There are certain natural characteristics in animals that don’t change much. For example: coyotes run with their tails down, dogs run with their tails up, and wolves run with their tails outstretched. Some dog breeds have certain characteristics that differ between breeds. If we are aware of these characteristics, it will allow us to better understand the members of our canine family.
Breed preference for farmers
We personally prefer the German Shepherd breed; however we have had a Border Collie/Australian Shepherd mix and a Basset Hound/Golden Retriever mix in the past. The former is on par with the intelligence of the German Shepherd. With highly intelligent breeds like the German Shepherd, training should be positive and done with care. A harsh word to a German Shepherd can be detrimental as they strive to please. We train our dogs with a soft voice. Harsh treatment or a loud, angry voice can make the dog aggressive or neurotic.
Not all breeds have the same characteristics
It is best to know the breed or mix you have adopted into your family to train them effectively. Highly intelligent breeds pick up on what you want quickly and have good concentration. Therefore, short intense workouts may work best for them. Some other breeds may take short sessions over a longer period of time. We limit our training to a few minutes and to a single subject. We reward success with a little treat and lots of praise. There are several ways to train which can be found online or a professional trainer can be used.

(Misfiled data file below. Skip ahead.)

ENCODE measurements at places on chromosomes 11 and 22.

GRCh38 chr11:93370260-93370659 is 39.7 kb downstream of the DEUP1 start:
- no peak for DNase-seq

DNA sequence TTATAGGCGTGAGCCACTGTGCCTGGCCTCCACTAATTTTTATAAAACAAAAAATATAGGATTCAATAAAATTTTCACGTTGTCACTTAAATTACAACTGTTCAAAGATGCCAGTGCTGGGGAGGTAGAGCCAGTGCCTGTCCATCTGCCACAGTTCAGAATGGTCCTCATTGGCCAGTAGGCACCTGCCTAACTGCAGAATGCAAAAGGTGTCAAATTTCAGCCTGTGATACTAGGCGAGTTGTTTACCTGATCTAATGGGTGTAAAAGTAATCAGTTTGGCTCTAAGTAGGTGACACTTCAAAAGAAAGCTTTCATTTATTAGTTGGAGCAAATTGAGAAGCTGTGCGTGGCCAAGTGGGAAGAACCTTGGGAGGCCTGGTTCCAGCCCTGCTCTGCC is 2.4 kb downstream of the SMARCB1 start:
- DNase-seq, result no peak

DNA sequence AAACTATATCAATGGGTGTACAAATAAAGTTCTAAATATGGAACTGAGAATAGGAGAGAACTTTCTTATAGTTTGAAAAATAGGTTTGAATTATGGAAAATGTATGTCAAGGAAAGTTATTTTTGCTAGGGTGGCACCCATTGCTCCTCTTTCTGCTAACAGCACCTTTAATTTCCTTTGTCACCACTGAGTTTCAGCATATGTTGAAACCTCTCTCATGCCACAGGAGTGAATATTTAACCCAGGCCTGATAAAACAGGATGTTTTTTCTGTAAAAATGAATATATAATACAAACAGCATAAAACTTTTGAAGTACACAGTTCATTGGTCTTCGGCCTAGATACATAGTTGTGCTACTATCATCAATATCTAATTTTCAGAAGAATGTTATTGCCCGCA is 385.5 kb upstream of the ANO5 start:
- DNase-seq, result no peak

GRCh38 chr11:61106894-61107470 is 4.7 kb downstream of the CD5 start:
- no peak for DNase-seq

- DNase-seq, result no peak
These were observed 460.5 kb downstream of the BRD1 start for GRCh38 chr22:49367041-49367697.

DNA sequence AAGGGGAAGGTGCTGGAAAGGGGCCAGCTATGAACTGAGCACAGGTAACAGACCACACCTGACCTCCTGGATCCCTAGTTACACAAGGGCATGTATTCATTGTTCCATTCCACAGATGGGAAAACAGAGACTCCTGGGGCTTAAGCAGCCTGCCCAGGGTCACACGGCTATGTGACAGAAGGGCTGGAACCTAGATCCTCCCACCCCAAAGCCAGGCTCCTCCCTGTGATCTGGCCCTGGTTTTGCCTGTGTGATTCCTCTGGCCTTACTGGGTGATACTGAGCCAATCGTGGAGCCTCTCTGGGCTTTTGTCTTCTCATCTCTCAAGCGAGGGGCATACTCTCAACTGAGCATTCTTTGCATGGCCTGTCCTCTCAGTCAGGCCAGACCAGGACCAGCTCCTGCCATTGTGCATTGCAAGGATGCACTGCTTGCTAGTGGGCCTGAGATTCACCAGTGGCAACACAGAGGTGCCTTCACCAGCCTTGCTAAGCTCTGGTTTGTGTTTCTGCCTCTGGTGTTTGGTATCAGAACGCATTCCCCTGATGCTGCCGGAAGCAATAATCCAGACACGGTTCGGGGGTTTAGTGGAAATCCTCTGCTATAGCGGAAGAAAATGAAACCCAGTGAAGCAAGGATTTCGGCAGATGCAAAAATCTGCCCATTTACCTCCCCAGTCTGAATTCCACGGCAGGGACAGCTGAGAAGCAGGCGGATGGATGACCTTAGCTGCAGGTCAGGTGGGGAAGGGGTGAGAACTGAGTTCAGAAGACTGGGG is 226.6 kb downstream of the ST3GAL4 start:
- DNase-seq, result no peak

Monitor past training errors
We adopt rescues and therefore have no experience with raising puppies. When adopting, we found several times that the new family member had already undergone training. We watch our new family member carefully for signs or traits that might have happened before we adopted them. Signs of mistreatment, abuse, harsh criticism, etc. that a previous owner may have employed may need to be corrected. No amount of training leads to out-of-control dogs that lack structure in their lives; dogs need structure and routine.